by Victoria Tremblett June 27, 2022 7 min read

Standing

Standing is the legal right to bring a dispute before the court. There are two types of standing: private interest standing; and public interest standing. Private interest standing allows a party to commence an action on their own behalf, for injuries or damages they have suffered. For example, a person who suffers injuries as the result of a motor vehicle accident has private interest standing to commence a legal action claiming damages for those injuries.

Public interest standing, however, allows individuals (and often organizations) to bring cases of public interest before the courts, even though they are not directly involved in the matter and have not suffered any damages. As stated by Chief Justice Wagner at paragraph 2 of Council of Canadians with Disabilities,“[public interest standing] can therefore play a pivotal role in litigation concerning the Canadian Charter of Rights and Freedoms, where issues may have a broad effect on society as a whole as opposed to a narrow impact on a single individual.”

However, unlike private interest standing, which is as of right, public interest standing is discretionary. In determining whether to grant public interest standing, the Court must consider the following three factors, as set out in Downtown Eastside:

  1. Whether the case raises a serious justiciable issue;
  2. Whether the party bringing the action has a genuine interest in the matter; and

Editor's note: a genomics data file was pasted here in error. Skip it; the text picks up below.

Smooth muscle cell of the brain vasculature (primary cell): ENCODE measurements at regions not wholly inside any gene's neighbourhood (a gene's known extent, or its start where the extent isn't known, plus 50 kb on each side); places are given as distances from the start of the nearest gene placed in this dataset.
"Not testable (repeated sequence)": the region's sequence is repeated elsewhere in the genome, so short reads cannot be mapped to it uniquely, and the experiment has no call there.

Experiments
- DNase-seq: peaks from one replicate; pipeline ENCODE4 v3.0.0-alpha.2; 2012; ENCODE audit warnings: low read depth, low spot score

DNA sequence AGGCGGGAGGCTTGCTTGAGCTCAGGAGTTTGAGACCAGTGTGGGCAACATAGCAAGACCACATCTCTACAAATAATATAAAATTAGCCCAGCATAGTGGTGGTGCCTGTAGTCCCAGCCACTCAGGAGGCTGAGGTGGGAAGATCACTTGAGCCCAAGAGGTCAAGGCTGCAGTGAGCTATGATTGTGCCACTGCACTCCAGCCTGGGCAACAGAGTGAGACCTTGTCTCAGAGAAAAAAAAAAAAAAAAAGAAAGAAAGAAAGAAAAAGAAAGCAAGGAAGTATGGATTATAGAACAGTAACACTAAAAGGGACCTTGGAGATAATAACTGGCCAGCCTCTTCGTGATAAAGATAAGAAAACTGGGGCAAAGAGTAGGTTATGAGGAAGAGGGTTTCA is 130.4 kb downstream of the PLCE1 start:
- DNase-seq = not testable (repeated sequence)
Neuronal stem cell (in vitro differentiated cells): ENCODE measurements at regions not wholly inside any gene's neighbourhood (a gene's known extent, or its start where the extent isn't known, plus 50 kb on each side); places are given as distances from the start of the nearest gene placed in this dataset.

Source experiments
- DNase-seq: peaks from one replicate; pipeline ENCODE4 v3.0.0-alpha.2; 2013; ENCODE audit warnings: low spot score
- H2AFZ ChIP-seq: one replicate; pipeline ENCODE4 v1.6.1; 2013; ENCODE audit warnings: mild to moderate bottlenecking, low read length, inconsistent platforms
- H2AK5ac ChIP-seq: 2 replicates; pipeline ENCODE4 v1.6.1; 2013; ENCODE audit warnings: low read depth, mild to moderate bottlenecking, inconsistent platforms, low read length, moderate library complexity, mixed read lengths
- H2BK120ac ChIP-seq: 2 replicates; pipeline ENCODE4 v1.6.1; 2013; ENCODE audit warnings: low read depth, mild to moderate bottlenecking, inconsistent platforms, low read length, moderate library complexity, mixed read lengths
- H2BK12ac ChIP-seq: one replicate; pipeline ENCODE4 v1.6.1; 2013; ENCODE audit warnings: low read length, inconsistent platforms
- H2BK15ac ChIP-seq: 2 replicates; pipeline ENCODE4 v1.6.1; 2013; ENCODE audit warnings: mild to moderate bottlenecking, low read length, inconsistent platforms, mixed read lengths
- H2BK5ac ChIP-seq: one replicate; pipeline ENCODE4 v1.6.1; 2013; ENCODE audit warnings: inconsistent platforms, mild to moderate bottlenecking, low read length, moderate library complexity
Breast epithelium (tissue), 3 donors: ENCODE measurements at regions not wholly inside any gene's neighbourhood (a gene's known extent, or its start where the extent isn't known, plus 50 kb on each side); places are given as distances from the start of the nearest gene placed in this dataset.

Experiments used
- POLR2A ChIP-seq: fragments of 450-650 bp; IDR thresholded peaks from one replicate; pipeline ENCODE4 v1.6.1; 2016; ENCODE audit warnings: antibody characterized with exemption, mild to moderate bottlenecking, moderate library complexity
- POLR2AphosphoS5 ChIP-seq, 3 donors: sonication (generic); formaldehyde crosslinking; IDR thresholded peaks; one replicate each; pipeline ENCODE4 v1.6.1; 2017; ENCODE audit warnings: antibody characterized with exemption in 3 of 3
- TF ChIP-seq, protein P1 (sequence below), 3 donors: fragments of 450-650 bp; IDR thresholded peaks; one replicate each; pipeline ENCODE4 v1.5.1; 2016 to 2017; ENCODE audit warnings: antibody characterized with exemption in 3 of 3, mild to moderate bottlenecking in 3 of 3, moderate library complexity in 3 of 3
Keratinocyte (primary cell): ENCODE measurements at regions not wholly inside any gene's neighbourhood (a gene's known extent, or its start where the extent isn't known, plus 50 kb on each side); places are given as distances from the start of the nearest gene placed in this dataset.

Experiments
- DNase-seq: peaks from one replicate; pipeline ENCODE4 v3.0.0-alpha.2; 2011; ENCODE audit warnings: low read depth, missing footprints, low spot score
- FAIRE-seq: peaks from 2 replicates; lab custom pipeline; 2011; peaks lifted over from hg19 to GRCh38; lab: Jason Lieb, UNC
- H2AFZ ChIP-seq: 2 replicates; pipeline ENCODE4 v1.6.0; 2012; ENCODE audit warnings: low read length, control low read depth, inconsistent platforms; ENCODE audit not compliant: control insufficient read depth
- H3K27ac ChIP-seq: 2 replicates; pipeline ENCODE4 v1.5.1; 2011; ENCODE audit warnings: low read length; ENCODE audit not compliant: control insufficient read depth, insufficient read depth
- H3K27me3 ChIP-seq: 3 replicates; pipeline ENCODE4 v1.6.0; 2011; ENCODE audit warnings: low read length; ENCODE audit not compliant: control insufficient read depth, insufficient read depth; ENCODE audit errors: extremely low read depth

3. Whether the proposed action is a reasonable and effective means of bringing the case to court.

British Columbia (Attorney General) v Council of Canadians with Disabilities, 2022 SCC 27

The Council of Canadians with Disabilities (“CCD”) is a not-for-profit organization working for the human rights of people living with disabilities in Canada. CCD brought an action against the Attorney General of British Columbia with respect to the province’s mental health legislation. CCD claimed that certain provisions of the legislation which permit physicians to administer psychiatric treatment (including medication) to involuntary patients without their consent, or the consent of their substitute decision maker, violate sections 7 and 15(1) of the Canadian Charter of Rights and Freedoms.

When the CCD commenced its claim, it was joined by two individual plaintiffs who had personally been impacted by the legislation at issue and alleged their rights had been infringed. However, the individual plaintiffs subsequently withdrew from the litigation, leaving the CCD as the only remaining plaintiff.

The Attorney General of BC then applied to have the action dismissed on the grounds that the CCD lacked standing to bring the action. The Chambers Judge dismissed the CCD’s claim on the basis that it failed to satisfy the test as set out by the court in Downtown Eastside.The Court of Appeal allowed the appeal and highlighted the importance of considering access to justice and the principle of legality in determining issues related to standing. The Attorney General of BC appealed to the Supreme Court of Canada.

The Supreme Court of Canada dismissed the appeal, granting the CCD public interest standing to proceed with the legal action.

Legality and Access to Justice